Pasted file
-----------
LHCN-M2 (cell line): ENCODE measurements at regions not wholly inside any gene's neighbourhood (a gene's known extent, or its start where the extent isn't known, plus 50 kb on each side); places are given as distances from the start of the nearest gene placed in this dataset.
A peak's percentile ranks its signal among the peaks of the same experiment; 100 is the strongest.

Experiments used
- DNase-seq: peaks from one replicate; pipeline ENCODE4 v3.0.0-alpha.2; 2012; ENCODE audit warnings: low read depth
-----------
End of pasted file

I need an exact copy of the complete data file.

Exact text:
LHCN-M2 (cell line): ENCODE measurements at regions not wholly inside any gene's neighbourhood (a gene's known extent, or its start where the extent isn't known, plus 50 kb on each side); places are given as distances from the start of the nearest gene placed in this dataset.
A peak's percentile ranks its signal among the peaks of the same experiment; 100 is the strongest.

Experiments used
- DNase-seq: peaks from one replicate; pipeline ENCODE4 v3.0.0-alpha.2; 2012; ENCODE audit warnings: low read depth